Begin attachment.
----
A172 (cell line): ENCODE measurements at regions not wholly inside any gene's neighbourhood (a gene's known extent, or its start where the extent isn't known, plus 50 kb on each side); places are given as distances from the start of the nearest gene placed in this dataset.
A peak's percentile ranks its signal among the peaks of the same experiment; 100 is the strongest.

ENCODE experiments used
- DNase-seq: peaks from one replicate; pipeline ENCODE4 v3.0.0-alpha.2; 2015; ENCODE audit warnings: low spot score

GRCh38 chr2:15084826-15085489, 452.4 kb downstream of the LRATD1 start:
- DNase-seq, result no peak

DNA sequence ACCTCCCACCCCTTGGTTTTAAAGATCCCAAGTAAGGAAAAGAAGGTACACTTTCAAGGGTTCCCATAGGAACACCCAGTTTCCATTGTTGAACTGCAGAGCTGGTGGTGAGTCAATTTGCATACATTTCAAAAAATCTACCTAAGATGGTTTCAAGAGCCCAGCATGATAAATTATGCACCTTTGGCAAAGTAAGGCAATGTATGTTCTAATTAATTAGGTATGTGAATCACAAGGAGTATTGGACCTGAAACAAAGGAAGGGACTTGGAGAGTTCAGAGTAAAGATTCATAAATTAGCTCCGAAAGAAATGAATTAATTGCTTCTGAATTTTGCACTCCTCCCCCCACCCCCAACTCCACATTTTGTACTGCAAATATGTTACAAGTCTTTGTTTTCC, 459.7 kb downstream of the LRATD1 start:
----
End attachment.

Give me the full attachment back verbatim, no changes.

A172 (cell line): ENCODE measurements at regions not wholly inside any gene's neighbourhood (a gene's known extent, or its start where the extent isn't known, plus 50 kb on each side); places are given as distances from the start of the nearest gene placed in this dataset.
A peak's percentile ranks its signal among the peaks of the same experiment; 100 is the strongest.

ENCODE experiments used
- DNase-seq: peaks from one replicate; pipeline ENCODE4 v3.0.0-alpha.2; 2015; ENCODE audit warnings: low spot score

GRCh38 chr2:15084826-15085489, 452.4 kb downstream of the LRATD1 start:
- DNase-seq, result no peak

DNA sequence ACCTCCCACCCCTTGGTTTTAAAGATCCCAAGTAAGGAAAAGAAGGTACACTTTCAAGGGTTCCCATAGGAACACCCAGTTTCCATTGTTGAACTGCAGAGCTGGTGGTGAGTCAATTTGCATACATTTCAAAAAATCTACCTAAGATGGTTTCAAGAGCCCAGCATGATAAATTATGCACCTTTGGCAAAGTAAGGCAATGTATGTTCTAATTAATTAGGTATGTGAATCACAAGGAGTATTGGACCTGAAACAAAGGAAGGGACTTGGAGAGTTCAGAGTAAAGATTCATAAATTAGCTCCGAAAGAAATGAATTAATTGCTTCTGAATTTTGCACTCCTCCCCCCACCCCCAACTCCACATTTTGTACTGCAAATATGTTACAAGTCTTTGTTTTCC, 459.7 kb downstream of the LRATD1 start: